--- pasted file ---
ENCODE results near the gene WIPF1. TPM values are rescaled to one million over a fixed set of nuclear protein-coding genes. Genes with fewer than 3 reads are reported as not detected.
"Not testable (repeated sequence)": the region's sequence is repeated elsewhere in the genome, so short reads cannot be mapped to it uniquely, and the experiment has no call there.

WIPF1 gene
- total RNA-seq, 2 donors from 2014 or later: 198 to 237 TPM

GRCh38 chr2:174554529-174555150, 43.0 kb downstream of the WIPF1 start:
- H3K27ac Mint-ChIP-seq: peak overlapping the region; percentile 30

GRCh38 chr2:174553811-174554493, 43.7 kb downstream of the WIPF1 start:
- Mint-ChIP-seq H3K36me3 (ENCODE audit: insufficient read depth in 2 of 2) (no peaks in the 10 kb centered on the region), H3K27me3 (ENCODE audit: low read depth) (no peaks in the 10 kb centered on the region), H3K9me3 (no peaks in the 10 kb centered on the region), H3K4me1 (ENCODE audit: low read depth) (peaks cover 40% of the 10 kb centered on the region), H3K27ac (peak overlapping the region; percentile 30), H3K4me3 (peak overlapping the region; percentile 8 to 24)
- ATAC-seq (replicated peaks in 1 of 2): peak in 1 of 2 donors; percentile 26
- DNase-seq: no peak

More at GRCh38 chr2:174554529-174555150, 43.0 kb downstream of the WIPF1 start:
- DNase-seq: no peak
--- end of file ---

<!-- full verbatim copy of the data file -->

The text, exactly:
ENCODE results near the gene WIPF1. TPM values are rescaled to one million over a fixed set of nuclear protein-coding genes. Genes with fewer than 3 reads are reported as not detected.
"Not testable (repeated sequence)": the region's sequence is repeated elsewhere in the genome, so short reads cannot be mapped to it uniquely, and the experiment has no call there.

WIPF1 gene
- total RNA-seq, 2 donors from 2014 or later: 198 to 237 TPM

GRCh38 chr2:174554529-174555150, 43.0 kb downstream of the WIPF1 start:
- H3K27ac Mint-ChIP-seq: peak overlapping the region; percentile 30

GRCh38 chr2:174553811-174554493, 43.7 kb downstream of the WIPF1 start:
- Mint-ChIP-seq H3K36me3 (ENCODE audit: insufficient read depth in 2 of 2) (no peaks in the 10 kb centered on the region), H3K27me3 (ENCODE audit: low read depth) (no peaks in the 10 kb centered on the region), H3K9me3 (no peaks in the 10 kb centered on the region), H3K4me1 (ENCODE audit: low read depth) (peaks cover 40% of the 10 kb centered on the region), H3K27ac (peak overlapping the region; percentile 30), H3K4me3 (peak overlapping the region; percentile 8 to 24)
- ATAC-seq (replicated peaks in 1 of 2): peak in 1 of 2 donors; percentile 26
- DNase-seq: no peak

More at GRCh38 chr2:174554529-174555150, 43.0 kb downstream of the WIPF1 start:
- DNase-seq: no peak